The Nation’s Largest Muslim Advocacy Group Accuses Maryland School System of Misleading Court
The Council on American-Islamic Relations (CAIR), the nation’s largest Muslim advocacy group, has accused the Maryland school system of misleading a federal court regarding its efforts to prevent parents from opting their children out of lessons promoting homosexuality and transgenderism.
CAIR has obtained documents revealing that a labor union representing principals also shared similar concerns. Principals in Montgomery County Public Schools (MCPS) claim that the school system publicly assured parents that it would not indoctrinate their children, only to force principals to bear the brunt of implementing the opposite.
New Fault Lines on Sexual Indoctrination
These dual criticisms from the Muslim group and the labor union highlight the emerging fault lines on sexual indoctrination in minority-heavy, Democrat-dominated school systems like MCPS. This large district, located outside of Washington, D.C., witnessed protests this summer where hundreds of immigrants gathered to advocate for parental rights, while white female Democrat activists shouted them down.
MCPS argued that it prohibited opt-outs due to the disruptive nature of the high number of parents wanting to opt out. However, in response to a public records request, MCPS admitted to having no data on the number of people seeking opt-outs. Additionally, a CAIR official stated in a deposition that a school official repeatedly attributed the decision to pressure from a few LGBT activists.
CAIR National Deputy Director Edward Ahmed Mitchell condemned MCPS, stating, “Contrary to its claims, MCPS has indeed instructed Pre-K through 12 English teachers to teach detailed concepts that would normally arise in sex education courses and then scold, debate, or silence only children who express traditional or religious views about those topics. This is wrong. So is MCPS’ decision to mislead the public and a federal court about why it canceled the opt-out option earlier this year.”
Emails obtained by CAIR reveal that the district’s principals union expressed anger in November 2022 over MCPS publicly assuring parents that it would not indoctrinate their children, only to later order principals to do so. The union argued that internal documents contradict MCPS’ claim that LGBTQ books were merely examples of literature being studied in English, suggesting that they support explicit teaching of gender and sexual identity.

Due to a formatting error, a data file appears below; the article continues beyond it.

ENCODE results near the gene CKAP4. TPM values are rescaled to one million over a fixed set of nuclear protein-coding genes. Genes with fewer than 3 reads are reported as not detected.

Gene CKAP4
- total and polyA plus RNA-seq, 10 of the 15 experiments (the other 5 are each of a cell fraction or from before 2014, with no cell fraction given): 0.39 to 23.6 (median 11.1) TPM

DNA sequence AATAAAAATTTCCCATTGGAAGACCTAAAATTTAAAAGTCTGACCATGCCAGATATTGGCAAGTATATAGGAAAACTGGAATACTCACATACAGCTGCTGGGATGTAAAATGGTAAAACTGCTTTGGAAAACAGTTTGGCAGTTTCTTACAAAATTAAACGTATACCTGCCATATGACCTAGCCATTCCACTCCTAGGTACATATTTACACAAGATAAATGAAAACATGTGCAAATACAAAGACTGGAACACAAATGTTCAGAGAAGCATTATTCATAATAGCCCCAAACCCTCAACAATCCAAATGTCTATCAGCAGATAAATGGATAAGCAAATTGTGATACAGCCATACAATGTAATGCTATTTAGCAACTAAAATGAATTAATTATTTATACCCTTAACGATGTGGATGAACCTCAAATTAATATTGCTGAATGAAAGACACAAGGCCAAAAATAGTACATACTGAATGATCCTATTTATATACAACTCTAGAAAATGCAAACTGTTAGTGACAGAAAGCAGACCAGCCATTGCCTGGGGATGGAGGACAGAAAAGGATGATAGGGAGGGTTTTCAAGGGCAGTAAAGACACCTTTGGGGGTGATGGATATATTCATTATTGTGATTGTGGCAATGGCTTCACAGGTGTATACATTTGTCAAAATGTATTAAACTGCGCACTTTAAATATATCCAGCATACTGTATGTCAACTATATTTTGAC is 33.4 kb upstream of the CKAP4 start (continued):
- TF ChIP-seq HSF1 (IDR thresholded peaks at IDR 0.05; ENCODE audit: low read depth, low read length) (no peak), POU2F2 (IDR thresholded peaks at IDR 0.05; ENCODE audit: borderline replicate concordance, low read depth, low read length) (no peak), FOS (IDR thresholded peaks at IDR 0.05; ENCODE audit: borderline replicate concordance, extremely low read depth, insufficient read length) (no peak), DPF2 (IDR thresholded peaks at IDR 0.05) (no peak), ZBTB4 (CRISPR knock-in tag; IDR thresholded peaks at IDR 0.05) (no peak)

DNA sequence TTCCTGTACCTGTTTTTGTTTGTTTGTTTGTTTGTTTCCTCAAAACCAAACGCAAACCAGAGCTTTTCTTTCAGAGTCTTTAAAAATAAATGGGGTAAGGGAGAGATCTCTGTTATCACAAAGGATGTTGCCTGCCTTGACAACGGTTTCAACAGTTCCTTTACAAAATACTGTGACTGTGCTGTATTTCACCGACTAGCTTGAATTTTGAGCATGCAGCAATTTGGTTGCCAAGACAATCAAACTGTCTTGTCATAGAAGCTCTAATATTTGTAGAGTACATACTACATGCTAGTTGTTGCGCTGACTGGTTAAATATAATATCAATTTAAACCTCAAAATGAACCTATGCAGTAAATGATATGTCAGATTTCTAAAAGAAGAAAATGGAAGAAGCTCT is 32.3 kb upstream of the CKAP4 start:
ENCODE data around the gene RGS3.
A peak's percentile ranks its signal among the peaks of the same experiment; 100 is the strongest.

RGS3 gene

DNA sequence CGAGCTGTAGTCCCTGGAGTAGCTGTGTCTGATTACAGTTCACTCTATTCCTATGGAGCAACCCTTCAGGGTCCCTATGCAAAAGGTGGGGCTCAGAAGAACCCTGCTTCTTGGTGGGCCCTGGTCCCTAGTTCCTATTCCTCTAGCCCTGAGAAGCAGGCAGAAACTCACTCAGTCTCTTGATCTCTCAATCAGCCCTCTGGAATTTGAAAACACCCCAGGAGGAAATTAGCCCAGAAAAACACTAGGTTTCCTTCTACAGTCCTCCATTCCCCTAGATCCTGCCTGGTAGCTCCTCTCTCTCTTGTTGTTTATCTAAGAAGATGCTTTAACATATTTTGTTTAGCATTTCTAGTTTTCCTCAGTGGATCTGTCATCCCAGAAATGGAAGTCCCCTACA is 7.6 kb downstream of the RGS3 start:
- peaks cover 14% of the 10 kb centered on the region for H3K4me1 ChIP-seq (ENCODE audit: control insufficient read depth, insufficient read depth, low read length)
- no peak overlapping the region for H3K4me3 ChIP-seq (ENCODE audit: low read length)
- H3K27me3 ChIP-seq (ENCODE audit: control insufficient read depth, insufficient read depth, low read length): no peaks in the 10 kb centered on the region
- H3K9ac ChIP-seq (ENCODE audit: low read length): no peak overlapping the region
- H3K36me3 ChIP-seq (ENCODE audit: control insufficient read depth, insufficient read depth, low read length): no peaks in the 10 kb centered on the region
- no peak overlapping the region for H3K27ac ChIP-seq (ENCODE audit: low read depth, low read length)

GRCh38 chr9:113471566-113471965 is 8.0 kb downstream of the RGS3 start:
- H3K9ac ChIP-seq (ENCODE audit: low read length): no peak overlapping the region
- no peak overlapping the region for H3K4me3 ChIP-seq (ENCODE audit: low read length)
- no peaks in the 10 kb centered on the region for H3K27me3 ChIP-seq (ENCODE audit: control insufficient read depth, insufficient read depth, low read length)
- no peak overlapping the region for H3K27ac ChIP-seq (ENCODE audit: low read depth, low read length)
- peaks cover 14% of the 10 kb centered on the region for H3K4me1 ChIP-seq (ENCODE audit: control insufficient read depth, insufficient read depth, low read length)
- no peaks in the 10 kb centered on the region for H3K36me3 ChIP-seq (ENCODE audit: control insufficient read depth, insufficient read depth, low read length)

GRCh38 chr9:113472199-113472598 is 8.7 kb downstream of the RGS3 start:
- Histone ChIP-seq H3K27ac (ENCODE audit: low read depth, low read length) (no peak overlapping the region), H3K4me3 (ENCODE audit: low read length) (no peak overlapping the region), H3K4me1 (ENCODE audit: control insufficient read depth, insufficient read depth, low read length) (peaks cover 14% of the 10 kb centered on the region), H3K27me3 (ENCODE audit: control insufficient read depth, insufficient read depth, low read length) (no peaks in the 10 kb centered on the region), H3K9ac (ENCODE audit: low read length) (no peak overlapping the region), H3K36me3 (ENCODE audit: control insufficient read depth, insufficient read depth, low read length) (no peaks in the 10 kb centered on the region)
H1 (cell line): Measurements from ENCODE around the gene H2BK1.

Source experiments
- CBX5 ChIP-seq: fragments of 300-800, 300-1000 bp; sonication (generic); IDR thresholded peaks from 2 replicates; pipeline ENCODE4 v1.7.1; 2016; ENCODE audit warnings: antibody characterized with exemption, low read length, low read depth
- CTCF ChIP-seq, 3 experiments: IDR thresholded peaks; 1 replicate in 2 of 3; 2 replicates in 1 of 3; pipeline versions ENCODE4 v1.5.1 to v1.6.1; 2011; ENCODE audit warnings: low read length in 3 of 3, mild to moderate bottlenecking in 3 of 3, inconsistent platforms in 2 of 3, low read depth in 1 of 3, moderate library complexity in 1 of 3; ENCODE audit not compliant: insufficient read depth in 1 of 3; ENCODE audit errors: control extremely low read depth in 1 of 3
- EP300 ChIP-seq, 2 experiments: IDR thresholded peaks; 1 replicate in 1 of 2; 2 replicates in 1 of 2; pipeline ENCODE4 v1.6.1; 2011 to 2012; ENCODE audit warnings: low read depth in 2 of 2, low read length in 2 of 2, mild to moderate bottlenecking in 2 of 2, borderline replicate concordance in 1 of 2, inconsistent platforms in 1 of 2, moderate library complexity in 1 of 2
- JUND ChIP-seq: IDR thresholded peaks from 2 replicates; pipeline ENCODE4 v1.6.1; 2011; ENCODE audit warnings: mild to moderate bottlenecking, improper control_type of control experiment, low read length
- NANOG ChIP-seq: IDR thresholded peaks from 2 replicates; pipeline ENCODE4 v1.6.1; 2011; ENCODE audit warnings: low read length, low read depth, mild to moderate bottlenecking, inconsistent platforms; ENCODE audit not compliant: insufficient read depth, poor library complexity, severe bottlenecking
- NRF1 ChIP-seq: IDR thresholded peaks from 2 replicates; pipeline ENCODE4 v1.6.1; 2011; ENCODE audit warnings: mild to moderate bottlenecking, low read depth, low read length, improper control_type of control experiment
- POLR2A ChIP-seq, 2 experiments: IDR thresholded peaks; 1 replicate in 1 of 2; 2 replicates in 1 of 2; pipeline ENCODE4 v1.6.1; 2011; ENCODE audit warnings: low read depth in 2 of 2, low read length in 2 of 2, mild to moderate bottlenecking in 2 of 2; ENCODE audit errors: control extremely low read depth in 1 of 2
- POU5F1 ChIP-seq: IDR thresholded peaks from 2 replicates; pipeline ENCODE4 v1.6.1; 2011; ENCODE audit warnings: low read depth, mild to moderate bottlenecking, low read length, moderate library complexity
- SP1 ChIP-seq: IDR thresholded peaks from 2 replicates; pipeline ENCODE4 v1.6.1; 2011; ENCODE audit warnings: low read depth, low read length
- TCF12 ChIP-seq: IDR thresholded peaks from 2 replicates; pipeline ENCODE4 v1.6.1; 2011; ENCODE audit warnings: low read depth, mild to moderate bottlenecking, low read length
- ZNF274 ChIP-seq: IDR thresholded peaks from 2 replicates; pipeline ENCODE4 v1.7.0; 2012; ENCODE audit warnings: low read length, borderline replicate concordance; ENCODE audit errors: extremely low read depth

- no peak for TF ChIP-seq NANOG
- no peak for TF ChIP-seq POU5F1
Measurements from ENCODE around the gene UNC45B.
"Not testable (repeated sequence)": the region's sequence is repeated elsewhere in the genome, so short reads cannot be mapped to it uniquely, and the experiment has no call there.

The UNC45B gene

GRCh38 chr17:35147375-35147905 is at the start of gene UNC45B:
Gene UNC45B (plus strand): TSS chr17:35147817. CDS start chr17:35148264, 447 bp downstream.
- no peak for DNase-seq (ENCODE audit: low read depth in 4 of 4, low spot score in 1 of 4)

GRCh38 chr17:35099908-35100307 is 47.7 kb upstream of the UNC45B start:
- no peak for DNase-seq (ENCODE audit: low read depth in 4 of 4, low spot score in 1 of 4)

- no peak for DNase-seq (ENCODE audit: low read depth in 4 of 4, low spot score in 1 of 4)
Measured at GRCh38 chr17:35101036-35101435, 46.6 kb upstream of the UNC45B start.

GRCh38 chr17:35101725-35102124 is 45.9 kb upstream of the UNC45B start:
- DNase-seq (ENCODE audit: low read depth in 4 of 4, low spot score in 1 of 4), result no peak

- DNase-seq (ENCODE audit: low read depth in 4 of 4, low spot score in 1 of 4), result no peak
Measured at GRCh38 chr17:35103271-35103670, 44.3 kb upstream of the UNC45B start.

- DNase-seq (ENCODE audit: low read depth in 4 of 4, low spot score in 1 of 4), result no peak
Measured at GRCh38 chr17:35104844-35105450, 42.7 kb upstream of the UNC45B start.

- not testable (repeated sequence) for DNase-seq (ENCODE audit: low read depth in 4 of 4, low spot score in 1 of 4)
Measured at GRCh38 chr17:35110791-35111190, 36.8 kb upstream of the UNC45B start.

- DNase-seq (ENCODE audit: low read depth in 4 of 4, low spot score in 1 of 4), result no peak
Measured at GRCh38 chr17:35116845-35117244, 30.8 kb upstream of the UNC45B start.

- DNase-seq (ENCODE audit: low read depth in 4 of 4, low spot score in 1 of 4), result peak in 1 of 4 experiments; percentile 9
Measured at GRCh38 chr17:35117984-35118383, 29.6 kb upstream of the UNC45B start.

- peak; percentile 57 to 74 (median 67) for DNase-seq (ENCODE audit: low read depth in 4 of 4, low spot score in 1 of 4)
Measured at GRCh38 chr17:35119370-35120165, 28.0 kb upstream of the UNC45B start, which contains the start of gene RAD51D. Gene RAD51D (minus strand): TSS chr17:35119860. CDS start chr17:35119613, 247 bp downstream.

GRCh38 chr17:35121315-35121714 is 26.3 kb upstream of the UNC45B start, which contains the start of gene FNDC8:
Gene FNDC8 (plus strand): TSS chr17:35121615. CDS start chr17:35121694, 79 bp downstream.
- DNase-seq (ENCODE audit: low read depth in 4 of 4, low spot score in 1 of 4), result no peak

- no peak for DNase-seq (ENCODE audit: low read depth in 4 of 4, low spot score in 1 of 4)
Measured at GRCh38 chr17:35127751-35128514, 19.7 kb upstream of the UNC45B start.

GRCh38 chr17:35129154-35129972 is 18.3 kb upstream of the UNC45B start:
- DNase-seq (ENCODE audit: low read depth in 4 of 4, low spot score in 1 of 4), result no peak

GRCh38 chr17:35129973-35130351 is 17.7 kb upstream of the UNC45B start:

MCPS documents also replace the term “parents” with “caregivers” and provide instructions to teachers on how to dismiss concerns from parents. For instance, when asked if the school is trying to teach their child to reject their values, teachers are instructed to respond by highlighting that children are increasingly identifying as LGBTQ+ themselves, even in elementary school.
Another document advises teachers on how to respond to students who express differing views on gender identity. The union criticized the suggested response, stating that teachers were being forced to make shaming comments to children and present personal opinions as facts.
The union also raised concerns about MCPS pushing books about transgenderism to young elementary school students before they receive sex education in fifth grade. It argued that the content of these books does not align with the school’s stated messages and requested that MCPS consider alternative titles that better align with their communicated intent.
MCPS’ choice of books includes titles such as “Pride Puppy” for preschoolers, “Intersection Allies” for first graders, “My Rainbow” about an autistic girl who identifies as transgender for second graders, and ”Love, Violet” about a young girl falling in love with another girl in her class for fourth graders. The principals union criticized the portrayal of elementary school children falling in love and argued that it is problematic regardless of sexual preferences.
The union also referenced a critical race theory-based document that encouraged students to judge literature based on the race of the author, calling it exclusionary. It further disputed MCPS’ claim that the books were used as examples of literature, arguing that MCPS hoped the books would lead to “curious exploration.”
As a result of these concerns, some parents view MCPS’ refusal to allow opt-outs as potential indoctrination or hidden agendas.
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